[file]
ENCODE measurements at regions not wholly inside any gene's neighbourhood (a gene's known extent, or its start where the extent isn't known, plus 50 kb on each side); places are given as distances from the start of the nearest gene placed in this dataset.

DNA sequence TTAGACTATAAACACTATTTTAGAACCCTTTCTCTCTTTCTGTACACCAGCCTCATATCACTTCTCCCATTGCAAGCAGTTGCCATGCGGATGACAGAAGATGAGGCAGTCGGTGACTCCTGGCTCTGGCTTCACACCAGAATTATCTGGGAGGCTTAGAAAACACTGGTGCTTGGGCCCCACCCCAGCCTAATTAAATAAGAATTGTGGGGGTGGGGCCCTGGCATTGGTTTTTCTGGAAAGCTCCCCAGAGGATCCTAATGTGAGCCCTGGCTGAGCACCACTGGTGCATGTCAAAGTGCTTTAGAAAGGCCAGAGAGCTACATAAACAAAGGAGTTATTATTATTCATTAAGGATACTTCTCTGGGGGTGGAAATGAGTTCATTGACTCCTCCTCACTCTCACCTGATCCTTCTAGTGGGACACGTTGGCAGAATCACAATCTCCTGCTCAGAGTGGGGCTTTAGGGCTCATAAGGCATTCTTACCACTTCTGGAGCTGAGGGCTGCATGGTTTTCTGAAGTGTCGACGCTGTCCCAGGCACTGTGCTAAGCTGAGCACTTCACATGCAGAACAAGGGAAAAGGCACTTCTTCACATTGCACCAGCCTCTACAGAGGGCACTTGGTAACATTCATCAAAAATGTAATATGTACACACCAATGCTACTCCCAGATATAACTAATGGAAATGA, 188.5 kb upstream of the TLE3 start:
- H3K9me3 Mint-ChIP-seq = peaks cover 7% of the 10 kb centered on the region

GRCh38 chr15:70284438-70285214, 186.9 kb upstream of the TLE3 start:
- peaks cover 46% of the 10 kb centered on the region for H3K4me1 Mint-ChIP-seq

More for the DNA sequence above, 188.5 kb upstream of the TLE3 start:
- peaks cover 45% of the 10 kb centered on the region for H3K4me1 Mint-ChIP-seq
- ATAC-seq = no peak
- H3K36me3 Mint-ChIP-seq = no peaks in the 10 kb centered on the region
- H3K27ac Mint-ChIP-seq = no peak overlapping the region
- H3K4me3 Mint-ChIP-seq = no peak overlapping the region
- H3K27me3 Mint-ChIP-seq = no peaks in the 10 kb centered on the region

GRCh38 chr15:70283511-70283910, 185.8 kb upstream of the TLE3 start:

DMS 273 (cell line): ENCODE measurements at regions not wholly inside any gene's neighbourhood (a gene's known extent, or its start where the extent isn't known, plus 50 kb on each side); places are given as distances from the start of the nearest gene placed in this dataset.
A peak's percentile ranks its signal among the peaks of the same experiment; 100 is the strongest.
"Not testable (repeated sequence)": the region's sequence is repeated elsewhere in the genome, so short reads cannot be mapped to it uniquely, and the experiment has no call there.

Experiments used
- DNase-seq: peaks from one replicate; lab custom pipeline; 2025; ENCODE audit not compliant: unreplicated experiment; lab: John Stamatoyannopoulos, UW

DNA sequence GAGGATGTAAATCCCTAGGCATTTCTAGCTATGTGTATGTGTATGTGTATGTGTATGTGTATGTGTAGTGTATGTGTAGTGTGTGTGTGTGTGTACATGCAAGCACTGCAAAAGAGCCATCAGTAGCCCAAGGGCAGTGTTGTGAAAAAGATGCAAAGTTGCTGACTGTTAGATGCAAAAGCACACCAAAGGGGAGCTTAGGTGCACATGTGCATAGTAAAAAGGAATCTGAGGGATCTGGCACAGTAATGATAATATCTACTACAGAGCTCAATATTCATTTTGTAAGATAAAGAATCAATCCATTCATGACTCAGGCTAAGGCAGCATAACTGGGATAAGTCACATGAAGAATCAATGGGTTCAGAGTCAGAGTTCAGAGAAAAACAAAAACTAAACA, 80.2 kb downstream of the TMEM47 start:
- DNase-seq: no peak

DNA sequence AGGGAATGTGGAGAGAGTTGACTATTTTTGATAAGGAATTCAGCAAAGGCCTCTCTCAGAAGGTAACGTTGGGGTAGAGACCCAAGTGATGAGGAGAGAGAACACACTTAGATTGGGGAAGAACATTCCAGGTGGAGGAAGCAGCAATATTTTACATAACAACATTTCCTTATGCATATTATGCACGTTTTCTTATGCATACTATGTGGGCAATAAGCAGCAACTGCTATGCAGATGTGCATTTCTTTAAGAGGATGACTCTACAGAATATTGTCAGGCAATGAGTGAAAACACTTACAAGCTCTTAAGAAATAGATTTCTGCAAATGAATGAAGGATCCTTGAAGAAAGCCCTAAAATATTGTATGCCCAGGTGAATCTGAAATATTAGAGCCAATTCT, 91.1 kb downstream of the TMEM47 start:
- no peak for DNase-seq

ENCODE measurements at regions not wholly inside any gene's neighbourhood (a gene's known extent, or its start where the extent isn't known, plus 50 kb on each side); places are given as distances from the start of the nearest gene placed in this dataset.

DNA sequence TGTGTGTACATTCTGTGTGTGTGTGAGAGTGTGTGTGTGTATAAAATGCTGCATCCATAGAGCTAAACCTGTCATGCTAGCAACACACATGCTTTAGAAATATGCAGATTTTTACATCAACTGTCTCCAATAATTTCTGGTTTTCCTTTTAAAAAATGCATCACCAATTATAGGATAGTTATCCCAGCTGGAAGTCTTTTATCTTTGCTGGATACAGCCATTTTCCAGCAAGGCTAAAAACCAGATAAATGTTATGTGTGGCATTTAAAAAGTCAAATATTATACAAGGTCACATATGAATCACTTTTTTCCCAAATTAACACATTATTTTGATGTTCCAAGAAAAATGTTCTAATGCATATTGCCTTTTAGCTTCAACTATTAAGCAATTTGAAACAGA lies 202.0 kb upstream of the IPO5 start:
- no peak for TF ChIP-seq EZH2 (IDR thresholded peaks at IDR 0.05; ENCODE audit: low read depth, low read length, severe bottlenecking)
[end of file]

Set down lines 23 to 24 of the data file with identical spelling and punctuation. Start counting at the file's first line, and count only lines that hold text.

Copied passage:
ENCODE measurements at regions not wholly inside any gene's neighbourhood (a gene's known extent, or its start where the extent isn't known, plus 50 kb on each side); places are given as distances from the start of the nearest gene placed in this dataset.

DNA sequence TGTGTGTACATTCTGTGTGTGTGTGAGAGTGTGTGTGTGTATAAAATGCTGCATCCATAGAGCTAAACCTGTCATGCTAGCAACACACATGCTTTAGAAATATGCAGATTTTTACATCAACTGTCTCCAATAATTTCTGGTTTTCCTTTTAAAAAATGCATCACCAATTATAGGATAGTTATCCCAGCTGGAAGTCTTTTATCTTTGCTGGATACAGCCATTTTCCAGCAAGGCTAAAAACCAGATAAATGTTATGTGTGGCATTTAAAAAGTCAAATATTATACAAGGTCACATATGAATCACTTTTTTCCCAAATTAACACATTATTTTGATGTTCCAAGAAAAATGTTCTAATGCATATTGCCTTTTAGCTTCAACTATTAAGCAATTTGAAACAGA lies 202.0 kb upstream of the IPO5 start: